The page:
Date: Thursday, January 12, 2023
Not for nothing has this been dubbed the “dangerous decade.” Already, a global pandemic, Russia’s invasion of Ukraine and the return of inflation have shaken the 21st century global economy to its core.
After the shocks of 2022, a recession for large parts of the world in 2023 seems a safe bet. Tougher to gauge, and more frightening, is the long-term impact of money itself being repriced and the assumptions that underlie more than 30 years of global economic history being overturned.
Plentiful cheap labor, low energy and transportation costs and a generally peaceful era for geopolitics all helped turbocharge the globalization of supply chains and drive economic growth around the world in the decades after 1990. Whenever one of those pillars wobbled, there was cheap money to keep the party going, especially in the years after the 2008 financial crisis. The three major central banks—in the US, the euro zone and Japan—have kept their key interest rates below 5% since 2001. For most of the past 10 years, rates have been close to zero and certainly well below the rate of inflation.
In less than three years, each of those supporting pillars of globalization has been knocked away. Workers are scarce and increasingly expensive in the US, Europe and the UK. Oil prices have more than tripled since 2020, and the global cost of energy jumped 50% in 2022 alone.
War has come to Europe with Russia’s invasion of Ukraine, and President Vladimir Putin and President Xi Jinping are openly challenging the post-Cold War order and Western liberal values. In response, the major powers have declared war on Russia’s economy—and the US has begun openly pursuing policies designed to slow China’s rise.
In October 2021 some listeners found it jarring when US Secretary of Commerce Gina Raimondo talked in an interview about denying China advanced tech. Now US export controls on advanced semiconductor technology aimed at China are a reality, with the Netherlands and Japan being urged to follow suit and the number of blacklisted Chinese entities growing all the time. Global businesses are left wondering whether—and how—intricate supply chains that took decades to build must be remade.
The most disturbing consequence of all these shocks was the return of inflation. Central banks that ignored the first embers shifted forcefully into firefighting last year, unleashing the fastest, most synchronized tightening of monetary policy in two generations.
More than 90 central banks raised interest rates in the spring and summer of 2022, at least half of them by three quarters of a percentage point in a single bound. This had an equally dramatic effect on long-term borrowing costs for businesses, consumers and governments.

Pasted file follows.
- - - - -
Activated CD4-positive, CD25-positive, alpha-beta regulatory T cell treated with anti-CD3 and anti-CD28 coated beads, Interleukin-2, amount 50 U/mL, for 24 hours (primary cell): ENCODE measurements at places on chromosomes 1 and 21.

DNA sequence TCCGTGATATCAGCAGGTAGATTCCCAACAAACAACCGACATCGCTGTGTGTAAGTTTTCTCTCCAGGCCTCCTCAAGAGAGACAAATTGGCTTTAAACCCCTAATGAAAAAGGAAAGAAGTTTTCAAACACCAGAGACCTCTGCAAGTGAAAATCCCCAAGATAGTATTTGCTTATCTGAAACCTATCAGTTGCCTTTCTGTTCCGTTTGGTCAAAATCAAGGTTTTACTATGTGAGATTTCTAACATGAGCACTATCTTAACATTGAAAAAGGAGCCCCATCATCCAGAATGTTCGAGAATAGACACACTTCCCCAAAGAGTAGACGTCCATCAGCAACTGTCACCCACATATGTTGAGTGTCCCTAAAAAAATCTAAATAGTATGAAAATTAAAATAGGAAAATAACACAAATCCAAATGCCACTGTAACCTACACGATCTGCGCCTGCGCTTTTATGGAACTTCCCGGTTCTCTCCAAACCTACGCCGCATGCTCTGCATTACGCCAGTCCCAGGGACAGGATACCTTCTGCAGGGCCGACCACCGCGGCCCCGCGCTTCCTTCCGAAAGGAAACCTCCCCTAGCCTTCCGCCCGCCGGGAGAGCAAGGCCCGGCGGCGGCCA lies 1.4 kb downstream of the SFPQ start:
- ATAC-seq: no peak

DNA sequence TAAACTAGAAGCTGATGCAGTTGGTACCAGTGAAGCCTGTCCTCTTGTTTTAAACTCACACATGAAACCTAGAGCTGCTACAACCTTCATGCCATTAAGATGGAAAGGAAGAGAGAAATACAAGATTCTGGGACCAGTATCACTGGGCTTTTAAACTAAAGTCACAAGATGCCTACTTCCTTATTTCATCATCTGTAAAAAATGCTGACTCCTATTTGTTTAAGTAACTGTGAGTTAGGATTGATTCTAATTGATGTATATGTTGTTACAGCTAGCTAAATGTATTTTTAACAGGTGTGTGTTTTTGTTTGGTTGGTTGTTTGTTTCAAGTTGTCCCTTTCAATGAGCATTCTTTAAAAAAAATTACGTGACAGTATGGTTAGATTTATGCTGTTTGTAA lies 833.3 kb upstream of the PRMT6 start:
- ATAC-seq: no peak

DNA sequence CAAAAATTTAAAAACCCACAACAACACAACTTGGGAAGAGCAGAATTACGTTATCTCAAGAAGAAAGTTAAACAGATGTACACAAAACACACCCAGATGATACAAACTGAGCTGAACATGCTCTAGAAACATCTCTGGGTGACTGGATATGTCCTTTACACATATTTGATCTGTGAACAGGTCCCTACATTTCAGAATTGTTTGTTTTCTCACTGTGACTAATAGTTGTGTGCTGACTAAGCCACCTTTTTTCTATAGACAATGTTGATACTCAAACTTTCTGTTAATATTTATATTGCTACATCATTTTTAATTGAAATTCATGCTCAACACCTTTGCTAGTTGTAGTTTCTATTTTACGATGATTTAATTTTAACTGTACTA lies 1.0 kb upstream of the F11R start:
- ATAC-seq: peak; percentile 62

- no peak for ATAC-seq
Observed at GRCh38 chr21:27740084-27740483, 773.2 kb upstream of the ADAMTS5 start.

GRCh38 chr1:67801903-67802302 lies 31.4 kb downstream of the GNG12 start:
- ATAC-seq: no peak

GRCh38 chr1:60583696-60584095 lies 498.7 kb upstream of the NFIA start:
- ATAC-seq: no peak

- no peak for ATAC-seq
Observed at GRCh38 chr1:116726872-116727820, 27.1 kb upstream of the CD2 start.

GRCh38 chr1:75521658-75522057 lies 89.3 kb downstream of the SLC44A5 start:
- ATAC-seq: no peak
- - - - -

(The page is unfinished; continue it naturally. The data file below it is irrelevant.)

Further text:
At the start of 2022, the yield on the 10-year benchmark US government bond was around 1.5%, and the market was expecting the federal fund rates to stay below 1%. Instead it ended the year above 4%, with 10-year yields expected to be not far short of that level throughout 2023.
It’s not only the size of the shift that’s historic but also the pace. In the UK, the rate on a five-year fixed-rate mortgage tripled, from 2% to 6%, in barely two months—this, after more than two decades during which households, businesses and investors got used to the idea that interest rates could always go lower.
One pressing question for 2023 is how the jump in the cost of borrowing will affect business investment, consumer spending and government budgets. The second key issue is how corporations will react to a world in which the tide of history now seems to be running against them.
We know that home prices are taking a hit as property gets repriced in many countries to reflect higher mortgage costs. According to Bloomberg Economics, UK house prices are now 20% higher than fundamentals would suggest. The figure for the US is 10%. The adjustment is already under way in many countries. Hong Kong may lose its title as the most expensive property market in the world.
Is it possible for economies to continue to grow while interest rates and joblessness are going up and both real incomes and house prices are going down? We are about to find out. We have seen “soft landings” in the US occasionally. But those involved slowing the economy to a more sustainable growth rate, not slamming on the brakes hard enough to drive the unemployment rate up.